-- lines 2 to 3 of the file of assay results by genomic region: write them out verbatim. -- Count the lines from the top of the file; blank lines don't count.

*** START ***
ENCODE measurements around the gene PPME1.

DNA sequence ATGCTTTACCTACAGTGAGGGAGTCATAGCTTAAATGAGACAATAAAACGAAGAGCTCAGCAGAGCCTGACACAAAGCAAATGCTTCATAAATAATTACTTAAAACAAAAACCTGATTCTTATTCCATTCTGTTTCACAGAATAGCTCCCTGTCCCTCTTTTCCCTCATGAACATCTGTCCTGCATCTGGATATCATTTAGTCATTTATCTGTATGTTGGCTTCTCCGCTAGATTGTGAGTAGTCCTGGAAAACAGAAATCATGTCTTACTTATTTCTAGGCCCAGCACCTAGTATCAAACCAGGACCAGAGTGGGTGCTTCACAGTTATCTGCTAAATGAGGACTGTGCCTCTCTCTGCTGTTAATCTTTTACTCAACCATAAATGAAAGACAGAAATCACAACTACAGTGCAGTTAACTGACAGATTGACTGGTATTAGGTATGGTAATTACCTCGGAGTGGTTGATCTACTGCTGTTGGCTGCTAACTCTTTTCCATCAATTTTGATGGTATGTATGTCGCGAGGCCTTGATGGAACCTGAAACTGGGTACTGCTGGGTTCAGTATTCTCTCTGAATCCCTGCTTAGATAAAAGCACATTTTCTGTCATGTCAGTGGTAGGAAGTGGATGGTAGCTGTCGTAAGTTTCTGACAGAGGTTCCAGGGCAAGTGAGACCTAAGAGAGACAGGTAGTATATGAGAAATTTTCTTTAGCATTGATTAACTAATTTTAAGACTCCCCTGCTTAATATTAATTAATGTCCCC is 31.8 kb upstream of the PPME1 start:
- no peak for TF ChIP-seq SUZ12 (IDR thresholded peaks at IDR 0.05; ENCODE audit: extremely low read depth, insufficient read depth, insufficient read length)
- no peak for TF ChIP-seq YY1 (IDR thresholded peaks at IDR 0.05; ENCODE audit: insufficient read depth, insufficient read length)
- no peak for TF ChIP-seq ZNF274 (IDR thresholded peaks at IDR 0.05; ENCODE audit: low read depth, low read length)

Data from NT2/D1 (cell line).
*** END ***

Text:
DNA sequence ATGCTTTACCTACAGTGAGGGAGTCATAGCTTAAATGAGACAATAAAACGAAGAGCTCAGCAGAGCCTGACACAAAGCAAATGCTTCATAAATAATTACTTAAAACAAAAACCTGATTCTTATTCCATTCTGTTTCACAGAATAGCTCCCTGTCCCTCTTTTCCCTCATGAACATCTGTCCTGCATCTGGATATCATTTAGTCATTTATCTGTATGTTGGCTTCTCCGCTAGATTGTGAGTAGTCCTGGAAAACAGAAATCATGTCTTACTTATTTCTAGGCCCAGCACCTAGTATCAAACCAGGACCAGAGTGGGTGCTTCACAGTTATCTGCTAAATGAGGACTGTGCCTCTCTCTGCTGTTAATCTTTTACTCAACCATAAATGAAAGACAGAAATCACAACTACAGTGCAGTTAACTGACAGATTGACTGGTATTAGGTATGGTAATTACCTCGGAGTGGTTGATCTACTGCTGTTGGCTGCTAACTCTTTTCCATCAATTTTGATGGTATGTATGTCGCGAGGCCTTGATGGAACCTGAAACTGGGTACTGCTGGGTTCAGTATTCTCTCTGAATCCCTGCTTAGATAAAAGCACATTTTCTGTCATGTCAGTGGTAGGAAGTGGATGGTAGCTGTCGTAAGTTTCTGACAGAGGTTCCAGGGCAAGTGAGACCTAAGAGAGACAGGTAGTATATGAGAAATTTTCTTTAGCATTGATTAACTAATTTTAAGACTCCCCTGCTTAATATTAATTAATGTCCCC is 31.8 kb upstream of the PPME1 start:
- no peak for TF ChIP-seq SUZ12 (IDR thresholded peaks at IDR 0.05; ENCODE audit: extremely low read depth, insufficient read depth, insufficient read length)